By John Donnelly
Special to The Washington Post
Tuesday, February 16, 2010; HE01
Lisa Oakley knows that some studies on long-term use of cellphones suggest an increased correlation with cancerous tumors. And she knows of a couple of people who have had brain tumors, and wonders whether their cellphones had anything to do with it.
Still, the Chevy Chase, D.C., mother, didn't think long about health hazards when she bought a phone last year for her 12-year-old son, Will. For one thing, several other studies have shown no health risks at all. And for another, Will rarely holds the phone to his head. He holds it in his hands, sending text messages to friends.
"He never talks on it, and I think this is true with a lot of kids, they seem to just text," Oakley said. "It would be different if I did see my son talk on the phone all the time. But there are a lot of questions. Are some cellphones worse than others? . . . What about living near a cellphone tower? I would love it if there were definitive data out there."
A long-awaited study by the International Agency for Cancer Research -- an arm of the World Health Organization -- will attempt to give the world's billions of cellphone users a better informed perspective; the findings are now in the midst of peer review for publication. The so-called Interphone study looks at the results of published national studies in 13 countries (the list includes Canada, eight European nations, Australia, New Zealand, Japan and Israel, but not the United States) to assess whether radio-frequency radiation exposure from cellphones is associated with cancer risk.
The international study, though, will hardly be the last word. Now in motion is a 10-year, $25 million research project by the U.S. government. It will soon beam 10 hours' worth of cellphone radio waves daily into specially designed stainless-steel containers housing rats and mice to test whether cellphones pose any health risk. Preliminary results are expected in two to three years.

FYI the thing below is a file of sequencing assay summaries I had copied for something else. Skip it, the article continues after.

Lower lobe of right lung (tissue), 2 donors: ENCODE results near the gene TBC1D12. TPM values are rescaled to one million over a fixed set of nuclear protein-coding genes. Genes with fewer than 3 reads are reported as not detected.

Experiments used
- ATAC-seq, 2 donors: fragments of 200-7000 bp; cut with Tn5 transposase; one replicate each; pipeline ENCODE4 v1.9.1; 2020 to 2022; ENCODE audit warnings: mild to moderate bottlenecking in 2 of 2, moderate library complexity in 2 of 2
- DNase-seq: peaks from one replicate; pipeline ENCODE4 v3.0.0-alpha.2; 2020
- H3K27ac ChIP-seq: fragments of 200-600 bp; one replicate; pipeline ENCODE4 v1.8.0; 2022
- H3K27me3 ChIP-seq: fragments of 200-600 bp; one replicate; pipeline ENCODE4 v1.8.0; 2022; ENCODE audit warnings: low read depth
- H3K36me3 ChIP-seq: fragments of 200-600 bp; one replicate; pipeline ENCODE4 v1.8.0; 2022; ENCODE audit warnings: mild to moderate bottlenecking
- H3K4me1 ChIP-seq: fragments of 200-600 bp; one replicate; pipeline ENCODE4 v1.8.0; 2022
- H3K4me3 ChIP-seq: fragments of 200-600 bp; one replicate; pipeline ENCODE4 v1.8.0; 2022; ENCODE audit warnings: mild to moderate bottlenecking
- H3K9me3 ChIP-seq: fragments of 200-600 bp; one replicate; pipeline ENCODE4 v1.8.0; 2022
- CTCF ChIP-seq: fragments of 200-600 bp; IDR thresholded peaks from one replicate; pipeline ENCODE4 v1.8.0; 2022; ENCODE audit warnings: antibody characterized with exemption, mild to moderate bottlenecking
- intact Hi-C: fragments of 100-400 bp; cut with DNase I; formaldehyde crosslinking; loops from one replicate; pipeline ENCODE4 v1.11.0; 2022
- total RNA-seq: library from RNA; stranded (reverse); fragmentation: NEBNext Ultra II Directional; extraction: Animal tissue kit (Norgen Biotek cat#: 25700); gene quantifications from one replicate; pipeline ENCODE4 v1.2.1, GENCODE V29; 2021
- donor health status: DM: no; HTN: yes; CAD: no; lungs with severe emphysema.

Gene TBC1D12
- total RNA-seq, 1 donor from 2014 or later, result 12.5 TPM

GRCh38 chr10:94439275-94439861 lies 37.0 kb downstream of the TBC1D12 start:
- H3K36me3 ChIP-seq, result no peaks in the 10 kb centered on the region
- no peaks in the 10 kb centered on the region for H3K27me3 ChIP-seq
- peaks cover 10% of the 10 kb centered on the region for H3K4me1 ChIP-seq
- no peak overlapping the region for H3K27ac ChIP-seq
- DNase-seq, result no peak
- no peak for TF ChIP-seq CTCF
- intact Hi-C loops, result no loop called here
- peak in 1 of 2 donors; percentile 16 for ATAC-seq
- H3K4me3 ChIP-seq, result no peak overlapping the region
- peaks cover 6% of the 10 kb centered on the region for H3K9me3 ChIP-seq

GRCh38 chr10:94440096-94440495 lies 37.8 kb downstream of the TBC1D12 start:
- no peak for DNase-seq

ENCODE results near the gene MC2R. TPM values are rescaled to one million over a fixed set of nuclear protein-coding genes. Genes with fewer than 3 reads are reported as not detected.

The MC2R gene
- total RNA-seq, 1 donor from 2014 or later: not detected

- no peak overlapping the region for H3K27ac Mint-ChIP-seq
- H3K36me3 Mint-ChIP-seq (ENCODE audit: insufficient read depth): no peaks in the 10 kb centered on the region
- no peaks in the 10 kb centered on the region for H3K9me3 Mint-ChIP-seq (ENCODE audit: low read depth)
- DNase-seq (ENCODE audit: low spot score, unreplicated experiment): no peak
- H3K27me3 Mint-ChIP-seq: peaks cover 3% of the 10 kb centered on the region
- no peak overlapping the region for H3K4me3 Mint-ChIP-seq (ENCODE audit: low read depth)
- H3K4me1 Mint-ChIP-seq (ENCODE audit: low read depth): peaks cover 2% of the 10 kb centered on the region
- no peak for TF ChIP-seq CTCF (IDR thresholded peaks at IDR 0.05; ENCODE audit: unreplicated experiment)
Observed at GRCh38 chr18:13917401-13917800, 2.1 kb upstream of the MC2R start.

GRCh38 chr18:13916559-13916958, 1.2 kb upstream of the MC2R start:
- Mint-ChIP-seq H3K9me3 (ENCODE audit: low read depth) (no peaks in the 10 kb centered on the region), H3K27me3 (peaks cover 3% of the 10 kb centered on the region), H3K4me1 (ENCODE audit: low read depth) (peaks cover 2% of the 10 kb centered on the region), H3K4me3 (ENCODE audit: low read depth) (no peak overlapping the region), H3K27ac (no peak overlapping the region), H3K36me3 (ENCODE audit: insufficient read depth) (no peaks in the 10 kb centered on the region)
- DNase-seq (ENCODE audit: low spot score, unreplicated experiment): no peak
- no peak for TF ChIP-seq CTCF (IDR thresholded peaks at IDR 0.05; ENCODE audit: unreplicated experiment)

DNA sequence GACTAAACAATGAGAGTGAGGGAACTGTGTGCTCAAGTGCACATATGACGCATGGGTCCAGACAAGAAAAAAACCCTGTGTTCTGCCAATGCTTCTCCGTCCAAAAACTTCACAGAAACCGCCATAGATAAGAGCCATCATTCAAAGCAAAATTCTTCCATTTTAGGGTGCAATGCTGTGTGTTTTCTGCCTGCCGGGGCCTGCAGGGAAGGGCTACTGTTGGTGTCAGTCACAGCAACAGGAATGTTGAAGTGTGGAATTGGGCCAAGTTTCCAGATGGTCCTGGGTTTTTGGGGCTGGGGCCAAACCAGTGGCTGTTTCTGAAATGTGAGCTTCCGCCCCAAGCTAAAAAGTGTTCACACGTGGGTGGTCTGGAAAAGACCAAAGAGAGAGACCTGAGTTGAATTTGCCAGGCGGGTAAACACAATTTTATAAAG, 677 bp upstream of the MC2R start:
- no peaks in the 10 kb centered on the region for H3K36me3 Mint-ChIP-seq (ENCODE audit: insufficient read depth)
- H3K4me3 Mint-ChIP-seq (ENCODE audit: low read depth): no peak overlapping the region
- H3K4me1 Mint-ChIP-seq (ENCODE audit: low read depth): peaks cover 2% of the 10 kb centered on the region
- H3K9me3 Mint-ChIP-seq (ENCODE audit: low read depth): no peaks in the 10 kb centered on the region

The truth is that after nearly two decades of widespread cellphone use, "we don't know if cellphones pose a health risk," said Michael Wyde, a toxicologist at the National Toxicity Program in Research Triangle Park, N.C., and the project leader on the ongoing U.S. study. "Everyone has to make their own decision on whether to limit exposures or not."
But some things can be explained. One of them is how cellphones work.
When you turn on your phone, it searches for a signal from a base station. When you place a call, the phone converts voice into a digital signal -- an electronic code -- that is packaged and sent via base stations such as towers to another cellphone, where it is converted back to voice. This electronic transfer uses radio-frequency, which is a form of electromagnetic radiation.